The Great Marginalization: Why Twentieth Century Economists Neglected Inequality

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Since Thomas Piketty’s work took the economics discipline by storm in 2014, the
study of economic inequality has quickly moved to the center of academic inquiry for the first time since the nineteenth century. But why was the topic of inequality and distribution largely neglected by mainstream economists for much of the twentieth century? In examining key economic treatises and textbooks, this paper argues that it was the hegemonic rise of neoclassical economics which effectively marginalized the issue of economic distribution in the twentieth century. It contends that three central theoretical pillars were most responsible for this development: marginal productivity, a utility theory and Pareto optimality.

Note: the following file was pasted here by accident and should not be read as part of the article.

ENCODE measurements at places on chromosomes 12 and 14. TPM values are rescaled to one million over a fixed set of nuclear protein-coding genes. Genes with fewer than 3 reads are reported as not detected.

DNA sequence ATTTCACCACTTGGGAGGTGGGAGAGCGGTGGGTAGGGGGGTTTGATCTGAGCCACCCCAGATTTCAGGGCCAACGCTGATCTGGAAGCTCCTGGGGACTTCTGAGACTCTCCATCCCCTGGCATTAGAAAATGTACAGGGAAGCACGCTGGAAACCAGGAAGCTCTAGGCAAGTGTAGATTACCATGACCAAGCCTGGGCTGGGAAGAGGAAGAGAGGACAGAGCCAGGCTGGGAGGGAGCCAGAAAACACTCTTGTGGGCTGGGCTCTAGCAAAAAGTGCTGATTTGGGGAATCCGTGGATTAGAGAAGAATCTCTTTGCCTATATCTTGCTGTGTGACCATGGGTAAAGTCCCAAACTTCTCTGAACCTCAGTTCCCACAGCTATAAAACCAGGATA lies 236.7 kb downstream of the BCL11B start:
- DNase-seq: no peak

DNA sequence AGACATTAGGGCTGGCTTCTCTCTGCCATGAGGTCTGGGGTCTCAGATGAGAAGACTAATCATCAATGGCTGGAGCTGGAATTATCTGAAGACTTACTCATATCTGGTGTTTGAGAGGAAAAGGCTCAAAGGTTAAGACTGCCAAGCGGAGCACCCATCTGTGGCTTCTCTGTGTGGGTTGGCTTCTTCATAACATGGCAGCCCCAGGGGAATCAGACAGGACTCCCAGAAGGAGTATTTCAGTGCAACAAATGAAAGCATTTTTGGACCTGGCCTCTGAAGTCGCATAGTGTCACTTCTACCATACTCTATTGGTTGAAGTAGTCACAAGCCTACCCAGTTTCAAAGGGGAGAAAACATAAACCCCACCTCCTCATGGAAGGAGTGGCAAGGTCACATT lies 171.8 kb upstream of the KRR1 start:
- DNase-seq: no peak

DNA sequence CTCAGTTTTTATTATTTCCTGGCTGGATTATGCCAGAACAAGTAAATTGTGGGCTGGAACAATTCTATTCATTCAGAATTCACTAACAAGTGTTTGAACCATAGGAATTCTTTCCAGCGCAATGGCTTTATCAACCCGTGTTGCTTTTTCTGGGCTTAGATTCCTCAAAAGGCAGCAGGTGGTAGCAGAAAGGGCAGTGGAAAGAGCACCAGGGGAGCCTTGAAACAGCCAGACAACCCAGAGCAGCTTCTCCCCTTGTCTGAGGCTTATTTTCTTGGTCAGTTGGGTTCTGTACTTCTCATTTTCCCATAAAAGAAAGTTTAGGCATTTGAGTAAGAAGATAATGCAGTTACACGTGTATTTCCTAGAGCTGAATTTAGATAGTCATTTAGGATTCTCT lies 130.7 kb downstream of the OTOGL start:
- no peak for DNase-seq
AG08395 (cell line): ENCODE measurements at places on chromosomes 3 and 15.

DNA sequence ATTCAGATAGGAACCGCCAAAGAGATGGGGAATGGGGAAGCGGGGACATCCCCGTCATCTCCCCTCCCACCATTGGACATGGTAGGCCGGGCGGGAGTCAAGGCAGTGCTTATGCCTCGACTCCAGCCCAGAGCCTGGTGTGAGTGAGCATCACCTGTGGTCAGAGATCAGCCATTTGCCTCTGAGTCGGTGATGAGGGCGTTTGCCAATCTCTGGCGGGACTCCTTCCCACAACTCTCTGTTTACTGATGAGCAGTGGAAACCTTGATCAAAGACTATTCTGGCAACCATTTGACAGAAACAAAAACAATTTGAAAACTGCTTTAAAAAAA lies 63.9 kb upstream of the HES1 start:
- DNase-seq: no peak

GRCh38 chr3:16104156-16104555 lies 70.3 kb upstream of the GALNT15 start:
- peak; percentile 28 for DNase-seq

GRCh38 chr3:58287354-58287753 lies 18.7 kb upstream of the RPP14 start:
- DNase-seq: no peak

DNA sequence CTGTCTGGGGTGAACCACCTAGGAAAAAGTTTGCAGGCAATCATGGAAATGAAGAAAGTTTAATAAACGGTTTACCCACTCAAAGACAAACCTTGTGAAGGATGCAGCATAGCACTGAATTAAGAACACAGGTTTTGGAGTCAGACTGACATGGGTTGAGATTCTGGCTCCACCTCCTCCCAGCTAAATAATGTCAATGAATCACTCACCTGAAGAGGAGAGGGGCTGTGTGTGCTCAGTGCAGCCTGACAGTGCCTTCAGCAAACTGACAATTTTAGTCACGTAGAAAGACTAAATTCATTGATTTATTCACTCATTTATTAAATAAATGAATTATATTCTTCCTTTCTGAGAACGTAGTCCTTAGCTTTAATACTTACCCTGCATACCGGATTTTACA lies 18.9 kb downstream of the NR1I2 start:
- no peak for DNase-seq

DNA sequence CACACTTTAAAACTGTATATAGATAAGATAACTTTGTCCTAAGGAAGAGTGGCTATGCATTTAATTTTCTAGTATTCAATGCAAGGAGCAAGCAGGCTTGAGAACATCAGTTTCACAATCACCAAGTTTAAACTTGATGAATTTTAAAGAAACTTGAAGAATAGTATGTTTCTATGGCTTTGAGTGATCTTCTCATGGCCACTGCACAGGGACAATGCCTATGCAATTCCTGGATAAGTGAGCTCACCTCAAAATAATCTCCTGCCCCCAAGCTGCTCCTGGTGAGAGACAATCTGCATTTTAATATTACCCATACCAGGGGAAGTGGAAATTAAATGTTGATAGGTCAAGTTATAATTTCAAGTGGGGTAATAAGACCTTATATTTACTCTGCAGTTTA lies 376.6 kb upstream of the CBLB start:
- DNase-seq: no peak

Original languageEnglish
Pages (from-to)20-34
JournalReal World Economics Review
StatePublished - 2018


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